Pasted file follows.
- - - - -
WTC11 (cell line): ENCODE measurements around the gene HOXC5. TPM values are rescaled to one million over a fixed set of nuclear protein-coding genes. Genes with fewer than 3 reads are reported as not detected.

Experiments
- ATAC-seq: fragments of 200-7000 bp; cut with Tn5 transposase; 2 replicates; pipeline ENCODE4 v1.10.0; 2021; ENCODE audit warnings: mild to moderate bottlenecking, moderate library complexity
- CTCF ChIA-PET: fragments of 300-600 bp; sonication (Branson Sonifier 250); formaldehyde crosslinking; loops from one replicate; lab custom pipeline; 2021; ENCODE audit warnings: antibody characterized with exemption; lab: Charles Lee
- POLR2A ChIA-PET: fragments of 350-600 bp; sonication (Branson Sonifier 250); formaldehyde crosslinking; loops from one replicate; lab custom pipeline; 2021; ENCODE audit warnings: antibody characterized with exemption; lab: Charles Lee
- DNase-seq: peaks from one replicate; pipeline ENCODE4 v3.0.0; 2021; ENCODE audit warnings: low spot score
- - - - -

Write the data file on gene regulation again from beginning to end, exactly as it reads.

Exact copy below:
WTC11 (cell line): ENCODE measurements around the gene HOXC5. TPM values are rescaled to one million over a fixed set of nuclear protein-coding genes. Genes with fewer than 3 reads are reported as not detected.

Experiments
- ATAC-seq: fragments of 200-7000 bp; cut with Tn5 transposase; 2 replicates; pipeline ENCODE4 v1.10.0; 2021; ENCODE audit warnings: mild to moderate bottlenecking, moderate library complexity
- CTCF ChIA-PET: fragments of 300-600 bp; sonication (Branson Sonifier 250); formaldehyde crosslinking; loops from one replicate; lab custom pipeline; 2021; ENCODE audit warnings: antibody characterized with exemption; lab: Charles Lee
- POLR2A ChIA-PET: fragments of 350-600 bp; sonication (Branson Sonifier 250); formaldehyde crosslinking; loops from one replicate; lab custom pipeline; 2021; ENCODE audit warnings: antibody characterized with exemption; lab: Charles Lee
- DNase-seq: peaks from one replicate; pipeline ENCODE4 v3.0.0; 2021; ENCODE audit warnings: low spot score